The Honeymoon Killers

The Honeymoon Killers

Honeymoon-KillersOrder DVD

The early 2000s was a great time for DVD releases. It was also a really hard time to keep up with them all when you’re a fan of nearly every film genre. It was incredibly time consuming and a bummer to have to pick and choose which releases you went without. For me it was a no-brainer… Criterion releases (they were the first company to release Honeymoon Killers on DVD). I could buy three films for the price of one Criterion DVD. It’s a bit appalling considering I am such a huge fan of cult movies that I have only just now seen the Honeymoon Killers but the Cult Classics line is bringing some great films to NZ/Australian Cult film fans and the DVDs are dirt cheap at $10 while Criterion’s edition of Honeymoon Killers is still $25-$30 US excluding shipping.

The Honeymoon Killers follows Martha Beck (Shirley Stoler) and Raymond Fernandez (Tony Lo Bianco) as the two embark on a romantic relationship and con lonely women. The couple were known in real life as “The Lonely Hearts Killers” and are believed to have killed 20 women between 1947 and 1949.

Martha is a nurse who lives at home with her senile mother, is overweight, and has a pretty bitter personality. Her friend Bunny signs her up with “The Lonely Hearts Club” and through the club she meets Ray, a charming and confident New Yorker. The two fall in love, but Martha isn’t Ray’s first conquest and after Ray heads back to New York Martha threatens to kill herself thus worming her way into his life where the two con lonely women to fund their lifestyle: Ray the suave Spaniard and Martha his sister.

Although the murders took place in the 1940s the film is set in the 1960s and the hair, the fashions and sets give it a certain “sexiness”. I think it would have been a lot more dreary had they set it in 1940s, despite the lead actress being plump (real Martha was too) she still exudes a John Waters-esque aesthetic and I loved her look (the actors did their own hair and makeup). I swear Divine and Cookie Mueller must have been inspired by Shirley Stoler’s performance, the way those two combine snideness with fabulousness reminded me much of Shirley’s performance. It’s also well documented that John Waters is a fan of the film and he quite often makes his actors watch movies for inspiration.

Even though it is an older film it was still quite a confronting viewing. There’s a grisly scene with a hammer (special effects were a condom filled with red hair dye); slapping of a child and off-screen murder of said child which was pretty gut-wrenching, it kind of turns you against Martha as you realise she’s more Myra Hindley than Bonnie Parker. The cinematography verges on a Cinéma vérité-style and helps to create this realistic, stripped back tone with murky scenes where crimes are committed in the dark haphazardly.  Obviously if your metric for “shocking” viewing is video nasties and torture porn this ain’t going to disturb you, but in terms of its simpleness it at times manages to be really forceful. It is very much to do with the way it combines violence and sexuality: the ice cold emotionless Martha who slaps a child and then murders her all so nothing gets in the way of her being with her lover.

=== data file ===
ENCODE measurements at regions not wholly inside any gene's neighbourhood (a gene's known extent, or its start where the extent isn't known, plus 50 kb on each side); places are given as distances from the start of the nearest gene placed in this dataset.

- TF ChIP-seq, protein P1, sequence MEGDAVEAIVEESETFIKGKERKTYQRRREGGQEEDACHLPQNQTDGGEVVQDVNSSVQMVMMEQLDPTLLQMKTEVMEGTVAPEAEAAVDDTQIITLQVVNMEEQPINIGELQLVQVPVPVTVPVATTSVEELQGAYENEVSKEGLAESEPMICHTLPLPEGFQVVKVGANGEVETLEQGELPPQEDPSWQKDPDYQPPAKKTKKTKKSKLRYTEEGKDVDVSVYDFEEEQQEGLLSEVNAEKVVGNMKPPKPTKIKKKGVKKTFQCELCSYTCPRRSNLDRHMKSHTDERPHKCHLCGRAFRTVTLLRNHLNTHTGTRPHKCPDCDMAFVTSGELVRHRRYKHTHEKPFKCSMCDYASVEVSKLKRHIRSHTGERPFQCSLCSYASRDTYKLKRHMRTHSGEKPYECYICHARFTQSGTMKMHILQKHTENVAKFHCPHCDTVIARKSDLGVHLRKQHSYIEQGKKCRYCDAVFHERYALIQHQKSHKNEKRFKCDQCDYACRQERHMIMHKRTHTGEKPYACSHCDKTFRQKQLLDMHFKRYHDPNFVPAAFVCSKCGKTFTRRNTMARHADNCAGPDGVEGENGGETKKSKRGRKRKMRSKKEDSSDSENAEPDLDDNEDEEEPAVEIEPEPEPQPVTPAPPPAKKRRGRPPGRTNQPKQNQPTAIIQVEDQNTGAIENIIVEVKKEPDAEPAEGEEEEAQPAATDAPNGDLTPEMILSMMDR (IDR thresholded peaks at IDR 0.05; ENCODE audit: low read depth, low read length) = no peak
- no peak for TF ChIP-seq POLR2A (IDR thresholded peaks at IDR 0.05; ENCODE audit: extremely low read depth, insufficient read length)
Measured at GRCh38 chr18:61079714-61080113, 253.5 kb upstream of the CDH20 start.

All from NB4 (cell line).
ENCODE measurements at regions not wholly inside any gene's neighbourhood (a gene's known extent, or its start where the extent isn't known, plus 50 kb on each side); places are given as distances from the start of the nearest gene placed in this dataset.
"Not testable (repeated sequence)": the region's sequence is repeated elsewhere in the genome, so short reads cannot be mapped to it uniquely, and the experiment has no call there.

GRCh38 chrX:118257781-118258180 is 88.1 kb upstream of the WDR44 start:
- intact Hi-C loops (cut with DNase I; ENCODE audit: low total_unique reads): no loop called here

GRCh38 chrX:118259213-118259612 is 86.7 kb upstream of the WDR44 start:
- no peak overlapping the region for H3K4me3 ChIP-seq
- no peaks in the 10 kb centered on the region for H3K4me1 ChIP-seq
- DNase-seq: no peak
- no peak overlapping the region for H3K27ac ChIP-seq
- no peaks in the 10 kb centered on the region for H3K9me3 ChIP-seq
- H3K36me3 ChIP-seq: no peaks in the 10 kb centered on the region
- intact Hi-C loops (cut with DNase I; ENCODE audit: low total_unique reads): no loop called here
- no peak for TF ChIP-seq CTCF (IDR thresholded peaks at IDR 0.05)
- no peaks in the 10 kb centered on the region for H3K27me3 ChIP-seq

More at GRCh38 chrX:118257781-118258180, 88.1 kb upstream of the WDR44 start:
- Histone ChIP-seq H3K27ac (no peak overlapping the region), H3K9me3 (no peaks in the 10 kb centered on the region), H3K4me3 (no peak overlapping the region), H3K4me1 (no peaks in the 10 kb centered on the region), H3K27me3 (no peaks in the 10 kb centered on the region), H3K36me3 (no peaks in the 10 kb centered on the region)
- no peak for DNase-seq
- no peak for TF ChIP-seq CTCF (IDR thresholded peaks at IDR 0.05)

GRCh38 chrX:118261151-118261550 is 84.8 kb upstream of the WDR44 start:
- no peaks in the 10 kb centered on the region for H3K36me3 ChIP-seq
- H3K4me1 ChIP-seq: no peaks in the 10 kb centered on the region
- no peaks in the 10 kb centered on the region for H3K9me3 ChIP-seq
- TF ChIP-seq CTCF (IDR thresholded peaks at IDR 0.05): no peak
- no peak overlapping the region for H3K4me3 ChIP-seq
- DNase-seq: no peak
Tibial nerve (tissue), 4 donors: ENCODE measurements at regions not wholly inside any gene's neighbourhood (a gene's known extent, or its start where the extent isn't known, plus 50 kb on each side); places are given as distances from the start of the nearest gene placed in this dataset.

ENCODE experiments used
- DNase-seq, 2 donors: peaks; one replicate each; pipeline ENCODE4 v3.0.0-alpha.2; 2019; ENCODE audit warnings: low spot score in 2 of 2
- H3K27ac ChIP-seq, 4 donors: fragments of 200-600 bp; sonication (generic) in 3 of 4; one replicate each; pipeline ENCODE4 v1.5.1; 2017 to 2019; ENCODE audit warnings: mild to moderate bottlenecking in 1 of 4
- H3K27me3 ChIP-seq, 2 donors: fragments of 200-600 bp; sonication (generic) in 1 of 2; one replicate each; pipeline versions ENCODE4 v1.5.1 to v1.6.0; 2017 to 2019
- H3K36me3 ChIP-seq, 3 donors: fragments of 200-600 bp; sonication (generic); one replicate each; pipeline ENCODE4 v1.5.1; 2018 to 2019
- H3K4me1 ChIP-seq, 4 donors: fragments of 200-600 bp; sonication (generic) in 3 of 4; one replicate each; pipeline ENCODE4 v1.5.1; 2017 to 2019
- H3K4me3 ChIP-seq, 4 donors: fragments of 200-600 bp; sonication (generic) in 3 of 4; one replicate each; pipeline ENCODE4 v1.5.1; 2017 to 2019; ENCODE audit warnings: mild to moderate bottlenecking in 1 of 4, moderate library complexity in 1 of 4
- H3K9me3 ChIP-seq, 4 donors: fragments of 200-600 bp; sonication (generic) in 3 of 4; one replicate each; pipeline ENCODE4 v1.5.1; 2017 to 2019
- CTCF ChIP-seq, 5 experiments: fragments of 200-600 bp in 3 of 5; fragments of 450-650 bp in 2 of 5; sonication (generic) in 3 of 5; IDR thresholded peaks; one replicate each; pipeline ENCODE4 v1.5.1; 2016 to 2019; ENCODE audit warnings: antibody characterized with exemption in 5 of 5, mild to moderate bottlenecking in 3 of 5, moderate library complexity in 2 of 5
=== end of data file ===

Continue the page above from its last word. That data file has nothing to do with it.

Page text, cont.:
The first 15 minutes of the film make it seem like really exaggerated John Waters meets The Room and is completely hilarious but if you give it time it becomes a really great film. Martha’s emotional eating and weight become a source of humour which lends a bit of sympathy to her otherwise sociopathic behaviours.

At only $10 this film is a complete must have along with 99% of Cinema Cult’s releases. I am now off to check out the film loosely based about the case staring James Gandolfini and read every book I can about the case.

There are no extras and the audio is pretty hissy and crackly,  but aside from that well worth adding to your collection.

Some random trivia:

  • The Honeymoon Killers is Francois Truffaut’s favourite American film.
  • Martin Scorsese was hired to direct but was fired for working too slowly and a few of the scenes he directed are in the film.
  • The film was banned in Australia in the 1970s
  • Shirley Stoler is Mrs Steve in Pee Wee’s Playhouse and was also in Frankenhooker and the Deer Hunter

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